Born in abject poverty in Maharashtra in rural India, Sindhutai Sapkal’s family could not even afford the basic necessities. She was forced to drop out of school after fourth grade and at the age of 10, was married off to a man 20 years her senior.
If life was tough before, it became particularly painful after her marriage. Even at a young age she was always up in arms about various causes and that did not sit well with those around her including her husband. Influenced by local elders, he eventually abandoned her. Sapkal was nine months pregnant at the time and soon after was forced to give birth to her daughter in a cowshed.
“I cut the umbilical cord with a sharp-edged stone lying nearby,” she recalls.
Sindhutai Sapkal’s family wouldn’t take her back and she was reduced to begging for food at a local railway station. It was there that she saw orphaned, homeless children that stole her heart. Their misery seemed larger than hers and she began to take them under her wing.
While her circumstances didn’t change much, she soon had hundreds of children depending on her. She would beg for food and money and feed them the best she could. Over the years, people realized what she was doing and she started getting help.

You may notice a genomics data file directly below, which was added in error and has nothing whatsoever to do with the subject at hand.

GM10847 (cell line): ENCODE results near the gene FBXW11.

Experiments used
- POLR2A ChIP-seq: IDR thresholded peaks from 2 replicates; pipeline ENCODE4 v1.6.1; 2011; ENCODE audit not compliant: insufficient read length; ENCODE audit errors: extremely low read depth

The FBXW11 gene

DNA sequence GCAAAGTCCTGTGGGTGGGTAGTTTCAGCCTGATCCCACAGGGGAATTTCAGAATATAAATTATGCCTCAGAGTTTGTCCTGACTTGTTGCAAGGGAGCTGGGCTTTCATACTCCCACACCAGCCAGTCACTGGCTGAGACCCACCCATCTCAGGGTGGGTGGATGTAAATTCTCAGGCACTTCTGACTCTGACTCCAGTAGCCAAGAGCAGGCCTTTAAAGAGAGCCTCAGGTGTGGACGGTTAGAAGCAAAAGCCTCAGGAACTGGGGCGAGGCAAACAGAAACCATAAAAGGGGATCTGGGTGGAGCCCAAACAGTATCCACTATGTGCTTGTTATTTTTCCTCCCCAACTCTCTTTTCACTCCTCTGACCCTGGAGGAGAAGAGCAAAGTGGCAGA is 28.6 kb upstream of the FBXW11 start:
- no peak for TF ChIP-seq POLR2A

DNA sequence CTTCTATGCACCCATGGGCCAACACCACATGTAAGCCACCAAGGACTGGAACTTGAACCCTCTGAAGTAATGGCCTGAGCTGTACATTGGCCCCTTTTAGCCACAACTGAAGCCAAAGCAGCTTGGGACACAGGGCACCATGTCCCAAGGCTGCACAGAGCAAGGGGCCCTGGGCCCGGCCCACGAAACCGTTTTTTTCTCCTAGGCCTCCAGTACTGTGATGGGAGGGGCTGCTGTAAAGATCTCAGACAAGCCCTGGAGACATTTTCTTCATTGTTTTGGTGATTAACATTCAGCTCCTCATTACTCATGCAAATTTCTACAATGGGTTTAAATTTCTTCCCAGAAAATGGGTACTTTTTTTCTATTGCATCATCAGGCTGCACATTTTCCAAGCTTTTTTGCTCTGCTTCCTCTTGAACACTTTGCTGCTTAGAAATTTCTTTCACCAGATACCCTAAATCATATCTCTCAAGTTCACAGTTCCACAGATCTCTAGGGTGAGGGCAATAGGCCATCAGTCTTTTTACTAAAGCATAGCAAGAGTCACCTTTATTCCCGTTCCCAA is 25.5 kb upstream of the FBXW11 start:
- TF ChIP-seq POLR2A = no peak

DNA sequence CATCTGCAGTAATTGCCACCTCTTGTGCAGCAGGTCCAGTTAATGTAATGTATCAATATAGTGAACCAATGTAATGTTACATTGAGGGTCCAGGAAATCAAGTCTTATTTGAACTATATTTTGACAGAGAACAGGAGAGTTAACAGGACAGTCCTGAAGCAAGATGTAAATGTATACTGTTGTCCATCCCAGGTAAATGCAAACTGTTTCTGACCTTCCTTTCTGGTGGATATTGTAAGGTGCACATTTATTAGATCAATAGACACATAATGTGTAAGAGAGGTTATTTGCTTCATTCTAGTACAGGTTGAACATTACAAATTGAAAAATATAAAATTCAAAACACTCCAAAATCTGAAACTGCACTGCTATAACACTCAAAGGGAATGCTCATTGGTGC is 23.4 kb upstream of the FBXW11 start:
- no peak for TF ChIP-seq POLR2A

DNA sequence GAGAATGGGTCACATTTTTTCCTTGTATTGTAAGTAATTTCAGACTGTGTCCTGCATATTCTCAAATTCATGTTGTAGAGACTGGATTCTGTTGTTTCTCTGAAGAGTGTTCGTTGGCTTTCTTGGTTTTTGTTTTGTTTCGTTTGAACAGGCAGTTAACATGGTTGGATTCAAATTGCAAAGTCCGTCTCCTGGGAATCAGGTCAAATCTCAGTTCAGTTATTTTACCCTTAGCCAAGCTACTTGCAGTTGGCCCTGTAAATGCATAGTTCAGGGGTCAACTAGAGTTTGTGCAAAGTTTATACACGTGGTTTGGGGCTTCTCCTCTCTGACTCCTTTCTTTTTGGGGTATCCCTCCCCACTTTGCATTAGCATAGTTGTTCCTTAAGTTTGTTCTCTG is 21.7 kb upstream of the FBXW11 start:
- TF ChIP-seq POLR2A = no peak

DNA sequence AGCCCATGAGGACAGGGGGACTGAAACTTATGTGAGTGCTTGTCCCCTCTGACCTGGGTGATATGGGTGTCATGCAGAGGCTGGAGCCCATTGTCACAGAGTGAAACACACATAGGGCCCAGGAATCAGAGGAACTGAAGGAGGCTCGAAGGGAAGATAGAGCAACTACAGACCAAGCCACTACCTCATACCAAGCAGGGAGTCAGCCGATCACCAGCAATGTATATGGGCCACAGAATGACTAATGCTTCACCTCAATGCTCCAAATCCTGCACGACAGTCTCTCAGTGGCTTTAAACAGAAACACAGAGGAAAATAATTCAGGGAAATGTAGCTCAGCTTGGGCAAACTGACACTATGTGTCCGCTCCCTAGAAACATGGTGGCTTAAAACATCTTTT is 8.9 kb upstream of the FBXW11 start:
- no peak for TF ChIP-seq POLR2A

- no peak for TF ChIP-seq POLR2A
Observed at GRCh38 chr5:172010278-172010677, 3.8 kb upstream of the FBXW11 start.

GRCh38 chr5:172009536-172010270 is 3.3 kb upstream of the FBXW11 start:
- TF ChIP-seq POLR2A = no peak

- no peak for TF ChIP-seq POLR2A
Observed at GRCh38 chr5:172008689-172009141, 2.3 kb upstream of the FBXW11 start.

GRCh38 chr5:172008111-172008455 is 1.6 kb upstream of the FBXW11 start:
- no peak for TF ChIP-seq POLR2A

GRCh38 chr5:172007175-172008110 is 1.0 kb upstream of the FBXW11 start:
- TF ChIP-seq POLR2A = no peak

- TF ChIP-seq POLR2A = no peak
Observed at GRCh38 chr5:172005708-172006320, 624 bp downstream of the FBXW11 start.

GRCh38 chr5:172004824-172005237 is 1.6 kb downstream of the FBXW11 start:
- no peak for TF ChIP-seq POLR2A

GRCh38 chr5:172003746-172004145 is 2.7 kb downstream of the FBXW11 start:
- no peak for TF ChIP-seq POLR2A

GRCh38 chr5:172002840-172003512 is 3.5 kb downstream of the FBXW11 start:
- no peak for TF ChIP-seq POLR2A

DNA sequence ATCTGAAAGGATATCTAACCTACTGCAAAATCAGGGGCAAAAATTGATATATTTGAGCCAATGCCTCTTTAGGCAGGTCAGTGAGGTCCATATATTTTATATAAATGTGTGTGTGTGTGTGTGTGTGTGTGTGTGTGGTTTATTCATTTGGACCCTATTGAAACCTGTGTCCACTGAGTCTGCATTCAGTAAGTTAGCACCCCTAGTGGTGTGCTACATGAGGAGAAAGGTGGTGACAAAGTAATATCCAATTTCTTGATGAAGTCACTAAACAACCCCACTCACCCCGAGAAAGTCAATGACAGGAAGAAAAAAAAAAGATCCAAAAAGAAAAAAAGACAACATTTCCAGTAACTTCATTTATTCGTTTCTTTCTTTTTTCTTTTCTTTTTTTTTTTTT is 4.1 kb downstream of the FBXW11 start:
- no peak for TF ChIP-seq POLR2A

With time, the children she took under her wing grew up, she got them married, and she now proudly boasts, 207 sons-in-law, 36 daughters-in-law and more than 1,000 grandchildren.
Many in her community have since recognized her work and she has received various national awards for it. But she accepts nothing for herself. She uses the money she gets from these awards for putting a roof over her orphans’ heads. She still lives in poverty and has a full time job earning for her children who have come to be around 1,400 strong.
Sapkal gives talks and speeches anywhere she sees hope of getting some food for her dependents. She has six organizations operating under her name that work for various needs of orphans.
“By God’s grace I had good communication skills. I could go and talk to people and influence them. Hunger made me speak and this became my source of income. I give many speeches at various places and this gets me some money which I use to take care of my children,” she says.
Thumbnail Credits : Reuters